The 12 Hidden Expenses of Pet Ownership

There’s nothing like the greeting of a wagging tail and a wet nose at the end of a long day (or maybe an indifferent tail flick if you own a cat). Pets do so much to enrich our lives, give us companionship, and frankly, make us laugh—but they also can put a major dent in our bank accounts over the years. It’s estimated that Americans spend roughly $75 billion per year on the pet industry, giving an indication of how much we love our pets, and also how expensive it is to keep one. If you’re thinking about adding a furry friend to your family, you expect regular expenses like food or kitty litter, but owning a pet can involve so much more of a financial commitment than many realize. Wanting to adopt soon? Here are the 12 hidden expenses of pet ownership that you should prepare for.

  1. Replacing Damaged Carpet

    Cost of replacing pet damage to carpet

    Whether it’s claw marks or repeated accidents, pets can wreak havoc on carpet, leaving behind shredded pile, stains or odors that have soaked down to the carpet padding. The cost to replace the damaged material can vary depending on what type of carpet and how big your room is, but you can roughly expect to spend anywhere from $7–$12 per square foot.

  2. Additional Insurance Costs

    Cost of insuring home with large dogs

    Your precious pooch would never harm a fly—unfortunately, your insurance company won’t just take your word for it. While dog bites are usually covered under homeowner’s insurance, if you have a dog (and in particular a larger breed like a Doberman, Rottweiler, or Pitbull) you can expect to pay a slightly higher insurance premium as they may be considered a liability.

  3. Pet Deposits and Rent Add-ons

    Cost of paying pet rent and deposit

    Bringing a pet home with you is going to cost more than the adoption fee: You’ll also have to account for a pet deposit and pet rent if you are leasing your home. Depending on your city’s tenant laws, pet deposits are typically a one-time fee of anywhere from $200–$400 (which may or may not be refundable), and pet rent can range anywhere from an extra $10–$50 per month.

  4. Additional HOA Fees

    Pet fees homeowners association

    Renters aren’t the only ones who have to worry about paying a little extra for Fido or Fluffy. If you own a condo or townhome that belongs to a homeowner’s association, you may be expected to pay a one-time fee for each pet that you bring into your home, which will range according to your HOA rules.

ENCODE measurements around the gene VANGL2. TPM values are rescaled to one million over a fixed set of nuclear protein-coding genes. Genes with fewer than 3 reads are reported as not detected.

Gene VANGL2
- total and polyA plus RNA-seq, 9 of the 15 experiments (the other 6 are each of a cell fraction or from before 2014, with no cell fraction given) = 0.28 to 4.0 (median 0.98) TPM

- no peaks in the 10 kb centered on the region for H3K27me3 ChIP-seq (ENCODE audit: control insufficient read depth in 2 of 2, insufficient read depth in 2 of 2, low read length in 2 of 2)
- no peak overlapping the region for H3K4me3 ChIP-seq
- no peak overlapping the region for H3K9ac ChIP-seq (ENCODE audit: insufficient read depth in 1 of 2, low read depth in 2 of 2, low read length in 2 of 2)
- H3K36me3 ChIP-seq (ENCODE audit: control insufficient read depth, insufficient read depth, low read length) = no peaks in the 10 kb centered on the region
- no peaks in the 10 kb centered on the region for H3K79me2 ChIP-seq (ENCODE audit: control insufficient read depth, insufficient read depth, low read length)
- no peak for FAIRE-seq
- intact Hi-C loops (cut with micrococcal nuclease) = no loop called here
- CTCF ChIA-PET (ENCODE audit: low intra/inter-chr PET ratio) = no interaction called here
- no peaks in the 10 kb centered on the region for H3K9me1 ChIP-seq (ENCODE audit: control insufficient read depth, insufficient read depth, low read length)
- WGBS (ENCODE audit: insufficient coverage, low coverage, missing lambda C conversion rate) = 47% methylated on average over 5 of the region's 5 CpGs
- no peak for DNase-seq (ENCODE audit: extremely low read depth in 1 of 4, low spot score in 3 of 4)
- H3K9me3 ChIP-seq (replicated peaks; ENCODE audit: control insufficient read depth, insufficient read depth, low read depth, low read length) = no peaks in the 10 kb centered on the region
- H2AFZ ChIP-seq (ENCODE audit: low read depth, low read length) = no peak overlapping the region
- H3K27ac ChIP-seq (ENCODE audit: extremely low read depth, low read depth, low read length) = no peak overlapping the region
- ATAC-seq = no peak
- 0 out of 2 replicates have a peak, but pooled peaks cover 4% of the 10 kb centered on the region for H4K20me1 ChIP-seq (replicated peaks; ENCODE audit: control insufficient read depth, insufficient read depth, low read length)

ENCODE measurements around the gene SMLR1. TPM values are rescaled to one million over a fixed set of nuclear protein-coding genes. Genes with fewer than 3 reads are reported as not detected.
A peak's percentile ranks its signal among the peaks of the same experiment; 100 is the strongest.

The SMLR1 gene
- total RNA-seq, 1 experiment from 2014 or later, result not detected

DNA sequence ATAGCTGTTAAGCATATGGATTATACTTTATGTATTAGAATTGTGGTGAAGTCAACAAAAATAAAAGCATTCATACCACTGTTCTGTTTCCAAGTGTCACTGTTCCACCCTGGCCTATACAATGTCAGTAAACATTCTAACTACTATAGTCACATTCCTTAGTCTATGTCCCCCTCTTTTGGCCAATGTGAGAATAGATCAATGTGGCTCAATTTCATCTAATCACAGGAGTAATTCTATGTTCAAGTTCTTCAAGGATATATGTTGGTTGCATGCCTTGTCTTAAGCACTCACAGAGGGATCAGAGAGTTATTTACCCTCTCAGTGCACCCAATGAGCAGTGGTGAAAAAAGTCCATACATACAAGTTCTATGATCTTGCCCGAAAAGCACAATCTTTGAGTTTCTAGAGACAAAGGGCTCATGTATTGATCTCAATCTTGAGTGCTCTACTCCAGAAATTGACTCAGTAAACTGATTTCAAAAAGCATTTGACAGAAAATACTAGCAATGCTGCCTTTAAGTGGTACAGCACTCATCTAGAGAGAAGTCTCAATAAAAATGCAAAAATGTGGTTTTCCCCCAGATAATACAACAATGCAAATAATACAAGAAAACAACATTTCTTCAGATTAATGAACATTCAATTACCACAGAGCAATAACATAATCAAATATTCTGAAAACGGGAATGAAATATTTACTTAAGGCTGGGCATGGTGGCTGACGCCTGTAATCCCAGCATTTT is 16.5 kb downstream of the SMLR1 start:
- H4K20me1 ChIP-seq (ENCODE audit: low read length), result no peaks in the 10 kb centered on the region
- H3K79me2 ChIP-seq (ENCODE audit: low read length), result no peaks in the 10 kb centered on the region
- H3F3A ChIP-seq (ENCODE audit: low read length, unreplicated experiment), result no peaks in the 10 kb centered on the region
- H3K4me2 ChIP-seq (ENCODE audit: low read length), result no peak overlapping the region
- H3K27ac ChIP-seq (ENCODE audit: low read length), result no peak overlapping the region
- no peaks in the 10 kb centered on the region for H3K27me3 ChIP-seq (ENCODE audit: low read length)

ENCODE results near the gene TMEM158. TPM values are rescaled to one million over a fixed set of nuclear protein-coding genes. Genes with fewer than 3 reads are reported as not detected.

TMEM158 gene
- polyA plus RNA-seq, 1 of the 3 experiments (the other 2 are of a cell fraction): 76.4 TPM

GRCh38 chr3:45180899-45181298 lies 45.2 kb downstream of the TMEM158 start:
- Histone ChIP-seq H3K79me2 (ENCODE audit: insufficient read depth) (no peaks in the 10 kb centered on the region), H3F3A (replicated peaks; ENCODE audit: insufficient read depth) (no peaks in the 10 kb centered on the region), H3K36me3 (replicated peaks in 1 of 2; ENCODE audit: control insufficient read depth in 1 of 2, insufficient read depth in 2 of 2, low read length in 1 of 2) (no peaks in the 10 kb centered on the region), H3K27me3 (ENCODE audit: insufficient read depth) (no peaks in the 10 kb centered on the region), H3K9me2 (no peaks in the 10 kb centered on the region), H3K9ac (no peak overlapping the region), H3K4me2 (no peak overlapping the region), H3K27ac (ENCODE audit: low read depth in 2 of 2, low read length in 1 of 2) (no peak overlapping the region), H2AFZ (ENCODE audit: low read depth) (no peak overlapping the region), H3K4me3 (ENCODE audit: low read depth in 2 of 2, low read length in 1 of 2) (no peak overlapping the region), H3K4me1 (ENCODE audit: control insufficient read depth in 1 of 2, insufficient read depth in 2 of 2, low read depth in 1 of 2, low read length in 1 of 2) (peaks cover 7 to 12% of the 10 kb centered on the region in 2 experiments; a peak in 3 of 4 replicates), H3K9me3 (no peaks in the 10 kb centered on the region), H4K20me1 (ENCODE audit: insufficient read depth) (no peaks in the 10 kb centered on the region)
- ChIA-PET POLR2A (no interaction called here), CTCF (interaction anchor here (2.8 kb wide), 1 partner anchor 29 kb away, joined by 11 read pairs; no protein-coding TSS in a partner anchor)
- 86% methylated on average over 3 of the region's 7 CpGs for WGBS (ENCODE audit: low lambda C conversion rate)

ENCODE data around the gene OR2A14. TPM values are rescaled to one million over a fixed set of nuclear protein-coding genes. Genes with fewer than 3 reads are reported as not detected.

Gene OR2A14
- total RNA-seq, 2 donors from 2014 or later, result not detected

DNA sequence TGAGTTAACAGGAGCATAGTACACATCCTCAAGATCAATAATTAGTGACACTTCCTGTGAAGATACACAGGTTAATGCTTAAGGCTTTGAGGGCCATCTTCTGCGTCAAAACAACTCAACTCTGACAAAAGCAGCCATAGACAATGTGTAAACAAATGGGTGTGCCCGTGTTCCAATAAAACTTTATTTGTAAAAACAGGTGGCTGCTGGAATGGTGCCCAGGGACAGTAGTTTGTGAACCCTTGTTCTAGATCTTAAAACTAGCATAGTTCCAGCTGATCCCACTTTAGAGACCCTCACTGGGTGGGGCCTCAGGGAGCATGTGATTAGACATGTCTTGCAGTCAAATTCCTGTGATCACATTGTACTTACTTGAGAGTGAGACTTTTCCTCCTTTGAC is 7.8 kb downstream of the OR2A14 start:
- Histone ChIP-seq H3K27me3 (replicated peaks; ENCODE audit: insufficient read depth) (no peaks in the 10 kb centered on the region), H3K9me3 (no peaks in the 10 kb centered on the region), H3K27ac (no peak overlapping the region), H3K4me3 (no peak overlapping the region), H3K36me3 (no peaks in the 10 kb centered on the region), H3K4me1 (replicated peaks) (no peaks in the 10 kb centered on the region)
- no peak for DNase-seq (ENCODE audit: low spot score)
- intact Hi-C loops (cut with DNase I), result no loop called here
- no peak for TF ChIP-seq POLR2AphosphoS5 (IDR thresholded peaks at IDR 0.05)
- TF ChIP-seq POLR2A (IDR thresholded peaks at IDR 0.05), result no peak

Related: 20 Common Household Items That May Be Harming Your Pet

  5. Tags and Licenses

    Cost for dog tags and pet license

    A jingling pet collar complete with tag and license is more than just a way to let you hear your pet wandering inside the house—it’s also the law. In most states it’s a requirement to keep up with a license for your pet, which typically costs $10 to $20 annually.

  6. Boarding Costs

    Cost for pet boarding

    When you calculate the cost of your next getaway, don’t forget to include your pet’s room and board along with your flight and hotel. Unless you plan to take your precious pet with you on vacation, expect to pay at least $25 per day to board them while you’re away.

  7. Grooming

    Cost for pet grooming

    A trip to the groomer is so much more than just about looking cute—they keep your pet’s nails trimmed, their teeth brushed, and help their fur stay shiny and healthy. Depending on how big your dog is (and how much hair they have), you can spend anywhere from $30–$90 on a single trip to the groomer.

    Related: 10 House Hacks Every Pet Owner Needs to Know

  8. Annual Vet Visits

    Cost for annual vet visits

    Keeping your pet healthy and happy is part of being a good pet owner, which means that you’ll have at least one annual visit to the vet. Annual visits to the veterinarian include all of the required shots and screenings, and are typically $200–$400 for dogs and a little less for cats at $90–$200.

  9. Flea, Tick, and Heartworm Prevention

    Cost for flea tick and heart worm prevention

    Even if your pet spends most of his or her day lounging around on the sofa, you still need to protect them from harmful parasites like fleas, ticks, and heartworms that can make them seriously ill. To prevent these critters from attacking your pet, you can give them a topical treatment or a chewable pill, costing you about $160–$200 per year depending on the treatment route you choose.

  10. Pet Daycare

    Cost for pet daycare and dog walker

    Unfortunately, when Monday rolls around, most of us have to leave our pets behind at home while we earn a living to pay for their lavish lifestyle. For some people who work long hours or who live in an apartment, this might mean paying for pet daycare or a dog walking service so that your four-legged friend can get exercise and entertainment during the day—adding up to hundreds of dollars every month.

  11. Toys and Engagement

    Cost for pet toys

    A busy pet is one that is not tearing up your shoes or scratching up your couch. When thinking about bringing a pet home, don’t forget to include the cost of toys, cat trees, and anything else that will entertain them and keep them active.

    Related: For the Dogs: 11 Crazy Home Upgrades Made by Pet Owners

  12. Unexpected Medical Treatment

    Cost for pet medical treatment

    Just like humans, pets can unexpectedly need medical treatment, and sometimes it can even be an emergency. Whether they swallowed a piece of their rubber ball or they have cancer, pet owners need to be prepared to spend a hefty amount at the vet’s office at least once in their pet’s lifetime.

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